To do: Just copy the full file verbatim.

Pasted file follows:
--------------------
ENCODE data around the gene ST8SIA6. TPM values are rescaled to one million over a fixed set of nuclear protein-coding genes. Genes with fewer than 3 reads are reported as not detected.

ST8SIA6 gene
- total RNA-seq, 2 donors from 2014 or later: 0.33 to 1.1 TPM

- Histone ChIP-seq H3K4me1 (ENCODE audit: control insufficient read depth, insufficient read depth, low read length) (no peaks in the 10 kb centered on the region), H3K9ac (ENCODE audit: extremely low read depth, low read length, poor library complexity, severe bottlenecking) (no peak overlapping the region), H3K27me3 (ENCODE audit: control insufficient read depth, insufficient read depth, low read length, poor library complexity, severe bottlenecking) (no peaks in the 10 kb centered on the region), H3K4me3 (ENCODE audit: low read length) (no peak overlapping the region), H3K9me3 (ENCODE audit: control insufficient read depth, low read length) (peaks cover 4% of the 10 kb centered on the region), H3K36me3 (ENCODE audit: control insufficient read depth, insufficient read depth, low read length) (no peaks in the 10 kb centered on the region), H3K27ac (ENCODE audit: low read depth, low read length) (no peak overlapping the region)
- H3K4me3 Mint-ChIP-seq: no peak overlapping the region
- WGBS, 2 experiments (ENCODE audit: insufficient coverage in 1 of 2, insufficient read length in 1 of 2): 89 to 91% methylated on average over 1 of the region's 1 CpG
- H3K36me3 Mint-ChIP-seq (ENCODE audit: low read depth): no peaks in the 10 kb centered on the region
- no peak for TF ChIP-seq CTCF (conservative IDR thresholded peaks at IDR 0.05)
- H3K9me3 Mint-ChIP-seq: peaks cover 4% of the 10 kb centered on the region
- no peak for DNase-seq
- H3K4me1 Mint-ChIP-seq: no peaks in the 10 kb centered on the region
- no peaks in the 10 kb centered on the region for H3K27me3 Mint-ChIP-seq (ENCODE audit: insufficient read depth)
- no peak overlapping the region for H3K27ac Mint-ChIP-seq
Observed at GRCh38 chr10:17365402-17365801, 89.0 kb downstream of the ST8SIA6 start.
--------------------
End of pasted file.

ENCODE data around the gene ST8SIA6. TPM values are rescaled to one million over a fixed set of nuclear protein-coding genes. Genes with fewer than 3 reads are reported as not detected.

ST8SIA6 gene
- total RNA-seq, 2 donors from 2014 or later: 0.33 to 1.1 TPM

- Histone ChIP-seq H3K4me1 (ENCODE audit: control insufficient read depth, insufficient read depth, low read length) (no peaks in the 10 kb centered on the region), H3K9ac (ENCODE audit: extremely low read depth, low read length, poor library complexity, severe bottlenecking) (no peak overlapping the region), H3K27me3 (ENCODE audit: control insufficient read depth, insufficient read depth, low read length, poor library complexity, severe bottlenecking) (no peaks in the 10 kb centered on the region), H3K4me3 (ENCODE audit: low read length) (no peak overlapping the region), H3K9me3 (ENCODE audit: control insufficient read depth, low read length) (peaks cover 4% of the 10 kb centered on the region), H3K36me3 (ENCODE audit: control insufficient read depth, insufficient read depth, low read length) (no peaks in the 10 kb centered on the region), H3K27ac (ENCODE audit: low read depth, low read length) (no peak overlapping the region)
- H3K4me3 Mint-ChIP-seq: no peak overlapping the region
- WGBS, 2 experiments (ENCODE audit: insufficient coverage in 1 of 2, insufficient read length in 1 of 2): 89 to 91% methylated on average over 1 of the region's 1 CpG
- H3K36me3 Mint-ChIP-seq (ENCODE audit: low read depth): no peaks in the 10 kb centered on the region
- no peak for TF ChIP-seq CTCF (conservative IDR thresholded peaks at IDR 0.05)
- H3K9me3 Mint-ChIP-seq: peaks cover 4% of the 10 kb centered on the region
- no peak for DNase-seq
- H3K4me1 Mint-ChIP-seq: no peaks in the 10 kb centered on the region
- no peaks in the 10 kb centered on the region for H3K27me3 Mint-ChIP-seq (ENCODE audit: insufficient read depth)
- no peak overlapping the region for H3K27ac Mint-ChIP-seq
Observed at GRCh38 chr10:17365402-17365801, 89.0 kb downstream of the ST8SIA6 start.